By Joseph Robertia
Every hunter has a mental picture of what they expect a planned hunt to be like, but often the actual opportunity of harvesting an animal on its own turf is more arduous than anticipated. While this is true of many big-game animals, few make a hunter work for it more than caribou. Expeditions for these medium-bodied members of the deer family can be long, strenuous, cold and wet — miserable, in other words. And as the cliché goes, misery loves company.
“My son-in-law said this was the hardest thing he’d ever done,” said Bill Ferguson, of Soldotna. In August, Ferguson went on a weeklong hunting trip in the Howard Pass area of the North Slope region with a friend, his son, and his son-in-law, the latter of which had never hunted for caribou.
Ferguson hunts numerous species annually. He has set his sights on caribou many times, but wanted to try getting a caribou from another part of the state this season.
“I’ve hunted the Mulchatna herd, drawn a permit for the Kenai Mountain herd, and I got a nice one in 1998 out of the Killey River Herd, but I was looking to get another representative from the caribou herds of the state,” he said.
While hunting may seem like a solitary activity in many regards, there can be quite a bit of camaraderie involved when friends and family members take to the wilderness together. Ferguson said it was especially meaningful to take his daughter’s husband out for the first time for what, in many ways, is a quintessential Alaska experience — a remote and rugged area crawling with wildlife in the foothills of the Brooks Range.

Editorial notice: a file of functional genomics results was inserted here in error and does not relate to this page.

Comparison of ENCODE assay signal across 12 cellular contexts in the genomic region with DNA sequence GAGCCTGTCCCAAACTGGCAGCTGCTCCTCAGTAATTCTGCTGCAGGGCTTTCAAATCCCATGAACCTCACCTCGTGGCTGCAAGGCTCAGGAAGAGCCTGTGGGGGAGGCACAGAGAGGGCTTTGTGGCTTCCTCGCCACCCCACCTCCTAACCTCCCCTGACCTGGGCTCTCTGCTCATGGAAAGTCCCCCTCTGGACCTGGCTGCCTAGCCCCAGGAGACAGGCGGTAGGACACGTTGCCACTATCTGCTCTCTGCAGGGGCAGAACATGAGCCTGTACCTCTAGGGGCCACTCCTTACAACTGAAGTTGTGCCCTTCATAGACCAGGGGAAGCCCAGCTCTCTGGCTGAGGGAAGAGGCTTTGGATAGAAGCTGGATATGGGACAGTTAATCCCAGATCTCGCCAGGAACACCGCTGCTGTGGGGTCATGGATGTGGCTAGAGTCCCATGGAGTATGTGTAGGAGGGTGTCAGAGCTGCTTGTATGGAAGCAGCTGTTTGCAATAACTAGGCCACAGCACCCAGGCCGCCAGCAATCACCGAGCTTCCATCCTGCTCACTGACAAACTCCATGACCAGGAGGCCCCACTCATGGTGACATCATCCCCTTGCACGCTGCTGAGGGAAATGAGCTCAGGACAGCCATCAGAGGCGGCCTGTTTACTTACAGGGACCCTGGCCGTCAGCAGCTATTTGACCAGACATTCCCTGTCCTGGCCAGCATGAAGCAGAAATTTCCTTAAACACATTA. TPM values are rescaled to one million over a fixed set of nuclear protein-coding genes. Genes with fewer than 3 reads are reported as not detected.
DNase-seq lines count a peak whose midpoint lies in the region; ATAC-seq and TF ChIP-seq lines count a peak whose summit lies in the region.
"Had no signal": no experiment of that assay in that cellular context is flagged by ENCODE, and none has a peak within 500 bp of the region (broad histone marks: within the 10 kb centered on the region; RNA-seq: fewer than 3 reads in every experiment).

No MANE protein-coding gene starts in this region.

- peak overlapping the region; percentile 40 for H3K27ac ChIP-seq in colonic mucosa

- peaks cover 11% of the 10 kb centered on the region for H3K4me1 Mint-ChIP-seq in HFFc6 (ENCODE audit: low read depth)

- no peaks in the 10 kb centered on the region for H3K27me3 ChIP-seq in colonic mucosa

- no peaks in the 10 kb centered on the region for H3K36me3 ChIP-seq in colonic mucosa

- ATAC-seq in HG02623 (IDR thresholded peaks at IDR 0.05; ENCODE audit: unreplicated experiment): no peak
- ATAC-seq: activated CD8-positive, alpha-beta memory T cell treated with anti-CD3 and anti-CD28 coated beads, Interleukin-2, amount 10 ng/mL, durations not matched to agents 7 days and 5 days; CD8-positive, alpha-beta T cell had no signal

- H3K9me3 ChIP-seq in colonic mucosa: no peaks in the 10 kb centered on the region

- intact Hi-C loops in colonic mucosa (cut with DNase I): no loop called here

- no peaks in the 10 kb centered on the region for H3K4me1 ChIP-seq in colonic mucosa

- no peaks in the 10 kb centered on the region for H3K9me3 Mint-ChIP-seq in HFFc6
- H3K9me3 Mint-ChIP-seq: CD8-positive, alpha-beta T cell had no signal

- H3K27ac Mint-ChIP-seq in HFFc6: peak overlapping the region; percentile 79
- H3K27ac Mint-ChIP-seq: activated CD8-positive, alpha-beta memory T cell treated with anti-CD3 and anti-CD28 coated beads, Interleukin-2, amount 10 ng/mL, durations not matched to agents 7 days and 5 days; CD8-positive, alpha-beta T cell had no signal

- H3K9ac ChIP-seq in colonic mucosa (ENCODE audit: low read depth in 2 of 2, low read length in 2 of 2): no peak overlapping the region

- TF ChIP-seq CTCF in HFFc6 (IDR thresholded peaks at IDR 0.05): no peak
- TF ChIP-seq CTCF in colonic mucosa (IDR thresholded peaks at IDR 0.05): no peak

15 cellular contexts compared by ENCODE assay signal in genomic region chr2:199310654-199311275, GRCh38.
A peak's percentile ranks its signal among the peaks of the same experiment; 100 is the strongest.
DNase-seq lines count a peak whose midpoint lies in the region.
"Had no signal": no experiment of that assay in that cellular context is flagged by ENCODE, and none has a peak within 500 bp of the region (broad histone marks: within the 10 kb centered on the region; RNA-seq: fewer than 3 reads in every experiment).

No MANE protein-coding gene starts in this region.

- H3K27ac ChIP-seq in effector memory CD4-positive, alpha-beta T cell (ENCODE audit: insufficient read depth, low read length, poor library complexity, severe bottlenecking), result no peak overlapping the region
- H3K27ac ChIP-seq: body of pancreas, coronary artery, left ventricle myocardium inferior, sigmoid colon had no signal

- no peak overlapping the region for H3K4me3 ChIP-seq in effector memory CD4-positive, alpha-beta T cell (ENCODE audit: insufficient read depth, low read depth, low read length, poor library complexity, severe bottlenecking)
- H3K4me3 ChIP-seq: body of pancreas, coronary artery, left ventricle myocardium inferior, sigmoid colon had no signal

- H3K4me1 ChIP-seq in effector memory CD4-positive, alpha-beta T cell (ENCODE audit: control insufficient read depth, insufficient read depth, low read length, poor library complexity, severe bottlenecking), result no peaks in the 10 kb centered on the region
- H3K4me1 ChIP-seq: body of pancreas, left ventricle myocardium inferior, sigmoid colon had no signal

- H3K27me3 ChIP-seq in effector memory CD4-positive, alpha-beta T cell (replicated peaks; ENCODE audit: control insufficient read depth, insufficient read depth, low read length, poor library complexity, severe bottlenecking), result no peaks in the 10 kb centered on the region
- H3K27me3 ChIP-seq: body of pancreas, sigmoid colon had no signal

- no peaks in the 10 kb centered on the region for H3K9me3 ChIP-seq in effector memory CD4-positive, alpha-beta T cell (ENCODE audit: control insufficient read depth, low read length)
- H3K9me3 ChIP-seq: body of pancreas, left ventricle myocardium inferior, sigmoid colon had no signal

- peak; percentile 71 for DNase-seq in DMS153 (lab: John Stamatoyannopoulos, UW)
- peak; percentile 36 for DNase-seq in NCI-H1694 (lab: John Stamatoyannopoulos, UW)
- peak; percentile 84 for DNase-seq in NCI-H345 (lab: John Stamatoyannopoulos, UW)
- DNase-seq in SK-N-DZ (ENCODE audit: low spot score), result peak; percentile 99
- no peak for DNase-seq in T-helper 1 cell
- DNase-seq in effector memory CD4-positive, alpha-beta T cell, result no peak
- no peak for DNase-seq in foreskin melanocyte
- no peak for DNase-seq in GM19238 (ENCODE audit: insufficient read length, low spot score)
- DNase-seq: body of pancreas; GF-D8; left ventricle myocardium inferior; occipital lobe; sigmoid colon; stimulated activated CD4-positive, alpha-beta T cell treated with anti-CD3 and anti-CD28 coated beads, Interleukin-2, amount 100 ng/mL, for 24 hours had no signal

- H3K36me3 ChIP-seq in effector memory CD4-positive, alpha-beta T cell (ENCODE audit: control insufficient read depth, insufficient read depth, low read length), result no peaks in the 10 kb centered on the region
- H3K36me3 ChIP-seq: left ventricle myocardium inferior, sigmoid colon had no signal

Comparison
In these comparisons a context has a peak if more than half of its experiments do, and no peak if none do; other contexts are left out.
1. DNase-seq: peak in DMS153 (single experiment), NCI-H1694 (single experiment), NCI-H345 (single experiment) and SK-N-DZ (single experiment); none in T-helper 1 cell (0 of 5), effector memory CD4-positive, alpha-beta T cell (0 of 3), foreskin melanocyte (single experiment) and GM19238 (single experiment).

“It has its own beauty, with rolling hills and some significant mountains,” Ferguson said. “Right out of the gate we started seeing wildlife, too. We saw some lesser caribou bulls, we saw three grizzlies, a couple of wolves, a snowy owl and even a musk ox at a distance.”
While the aesthetics of the area are wondrous, living in the wilderness works best for those willing to work hard. Ferguson joked that when it comes to being in shape, his shape is round, but he keeps plugging along until the work at hand is done. It’s a mindset he has mastered from his years of hunting in Alaska, and one the newcomers had to learn.
“My son-in-law, William Johnson, has done a lot of hunting down in Illinois, but for white tail, and this is a lot different. I don’t think he knew what it was going to be like. It’s tough. It’s not like being at a lodge, where you go out for the day and then come back and get dry or warm or have food waiting on you,” he said.
“Hunting in remote areas, the whole world slows down. There are no flushing toilets or running water. Getting water and making meals, everything becomes more difficult, and if you get wet, you stay wet, you can’t get dry,” he added.
Moving around the wilderness in pursuit of caribou was equally arduous, according to Ferguson. In addition to hiking up and down the hills, the ground itself does not lend itself to easy heel-to-toe locomotion.
“We did a lot of hunting about a mile and a half from camp, but in the tundra there are no straight lines, so it’s like double that. It’s tough, not like walking in the park. You’re picking up your feet a lot, stepping over a lot of bushes. My son-in-law said, ‘An hour on the treadmill is nothing compared to this,’” Ferguson said.